Early Fall Pairings

Early Fall Pairingsfeatured

In gardening, a pairing is the placement of two plants next to each other which bring out the best in each other.  Contrasting colors, textures, and heights create great drama in the landscape.  I’m always looking for perfect pairings, because they photograph well.  I have found that garden magazines tend to make the reader feel like the gardener has to plan perfectly to bring about this kind of magic in the garden.  I’ll be honest—most of my pairings are just lucky.  I plant things next to each other because there is space, and then voila–I seek the results when things are blooming.  Sometimes I make a note in my head—“oh I should move that plant over by that plant next year—they are blooming at the same time, and they would look spectacular together.”  But mostly, it’s just luck.  I took these photographs yesterday, to show some perfect pairings in an early fall garden in Oregon.  Hydrangea & Roses.  Tall Verbena & orange Zinnia.  Crape Myrtle & a coral Dahlia.  Pink Zinnia, Agastache, & yellow single Dahlias.  Pink snapdragon & Perovskia (Russian Sage).  Some are annuals (zinnia and snapdragon).  Some are perennials (tall verbena, agastache, and perovskia).  Some are tubers (dahlias).  Some are what I categorize as shrubs (hydrangea and roses).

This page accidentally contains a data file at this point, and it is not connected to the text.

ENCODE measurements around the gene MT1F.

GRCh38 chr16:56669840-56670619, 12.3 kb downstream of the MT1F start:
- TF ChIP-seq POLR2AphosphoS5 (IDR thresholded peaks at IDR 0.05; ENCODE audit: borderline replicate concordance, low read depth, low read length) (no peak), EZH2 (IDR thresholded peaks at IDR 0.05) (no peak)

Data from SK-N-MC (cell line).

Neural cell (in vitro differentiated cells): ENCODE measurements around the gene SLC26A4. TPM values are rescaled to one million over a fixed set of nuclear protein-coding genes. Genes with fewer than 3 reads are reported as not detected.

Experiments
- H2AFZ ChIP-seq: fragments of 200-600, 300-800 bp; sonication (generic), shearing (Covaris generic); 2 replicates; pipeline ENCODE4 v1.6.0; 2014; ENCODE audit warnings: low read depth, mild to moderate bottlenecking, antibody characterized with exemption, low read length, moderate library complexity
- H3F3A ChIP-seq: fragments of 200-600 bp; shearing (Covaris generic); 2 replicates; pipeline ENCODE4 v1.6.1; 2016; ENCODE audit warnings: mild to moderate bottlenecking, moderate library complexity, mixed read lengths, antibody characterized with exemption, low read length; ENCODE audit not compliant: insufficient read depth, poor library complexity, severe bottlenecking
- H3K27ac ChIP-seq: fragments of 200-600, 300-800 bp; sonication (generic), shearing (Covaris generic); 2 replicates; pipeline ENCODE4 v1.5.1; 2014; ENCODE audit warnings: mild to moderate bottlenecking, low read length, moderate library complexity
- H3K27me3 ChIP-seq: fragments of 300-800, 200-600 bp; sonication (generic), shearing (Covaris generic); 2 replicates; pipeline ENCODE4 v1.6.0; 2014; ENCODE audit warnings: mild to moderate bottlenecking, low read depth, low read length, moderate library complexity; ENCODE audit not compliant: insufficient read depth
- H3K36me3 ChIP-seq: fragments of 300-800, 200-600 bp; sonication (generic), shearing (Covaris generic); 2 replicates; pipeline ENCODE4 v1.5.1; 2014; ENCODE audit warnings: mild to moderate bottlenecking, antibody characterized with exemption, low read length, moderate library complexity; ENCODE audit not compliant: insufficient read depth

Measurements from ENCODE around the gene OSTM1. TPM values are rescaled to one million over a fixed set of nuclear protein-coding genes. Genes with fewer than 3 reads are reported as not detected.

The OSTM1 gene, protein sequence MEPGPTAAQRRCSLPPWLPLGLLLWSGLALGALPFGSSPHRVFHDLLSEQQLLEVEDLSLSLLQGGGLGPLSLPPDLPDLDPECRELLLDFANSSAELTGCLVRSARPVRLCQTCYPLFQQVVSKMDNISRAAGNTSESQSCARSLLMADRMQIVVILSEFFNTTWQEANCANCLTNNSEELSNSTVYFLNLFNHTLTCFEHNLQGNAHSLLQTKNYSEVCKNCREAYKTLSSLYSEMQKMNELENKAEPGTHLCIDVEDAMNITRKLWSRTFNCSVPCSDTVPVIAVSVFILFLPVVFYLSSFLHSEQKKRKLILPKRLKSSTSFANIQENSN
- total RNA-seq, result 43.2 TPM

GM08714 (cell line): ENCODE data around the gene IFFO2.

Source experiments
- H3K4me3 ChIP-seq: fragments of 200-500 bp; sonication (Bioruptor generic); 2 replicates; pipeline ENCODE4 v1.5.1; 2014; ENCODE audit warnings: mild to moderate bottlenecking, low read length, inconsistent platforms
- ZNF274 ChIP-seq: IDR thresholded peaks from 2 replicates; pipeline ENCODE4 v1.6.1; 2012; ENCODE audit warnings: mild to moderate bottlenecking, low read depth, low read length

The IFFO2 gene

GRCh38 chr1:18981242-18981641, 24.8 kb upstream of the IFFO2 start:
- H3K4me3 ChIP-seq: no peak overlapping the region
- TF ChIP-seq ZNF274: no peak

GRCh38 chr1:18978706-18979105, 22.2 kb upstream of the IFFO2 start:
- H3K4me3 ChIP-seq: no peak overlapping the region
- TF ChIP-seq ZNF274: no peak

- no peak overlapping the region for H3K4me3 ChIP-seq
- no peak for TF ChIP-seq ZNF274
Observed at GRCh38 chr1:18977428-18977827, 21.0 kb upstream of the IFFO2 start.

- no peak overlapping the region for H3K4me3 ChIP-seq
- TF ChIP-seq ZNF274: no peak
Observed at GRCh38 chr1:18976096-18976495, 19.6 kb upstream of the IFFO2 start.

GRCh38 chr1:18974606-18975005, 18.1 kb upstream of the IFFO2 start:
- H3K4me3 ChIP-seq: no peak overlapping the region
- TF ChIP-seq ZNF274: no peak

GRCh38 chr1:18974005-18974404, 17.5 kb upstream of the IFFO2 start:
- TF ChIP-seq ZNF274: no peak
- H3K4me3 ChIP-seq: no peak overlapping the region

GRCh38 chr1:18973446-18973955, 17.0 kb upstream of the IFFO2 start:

About the author

Stephanie Koski

Stephanie is a retired physician, mother to three boys, and an avid gardener with many hobbies and interests. She lives outside of Salem, Oregon, in the mid-Willamette Valley. Stephanie does all of the photography and writing for this website, and all content is original and copyrighted.

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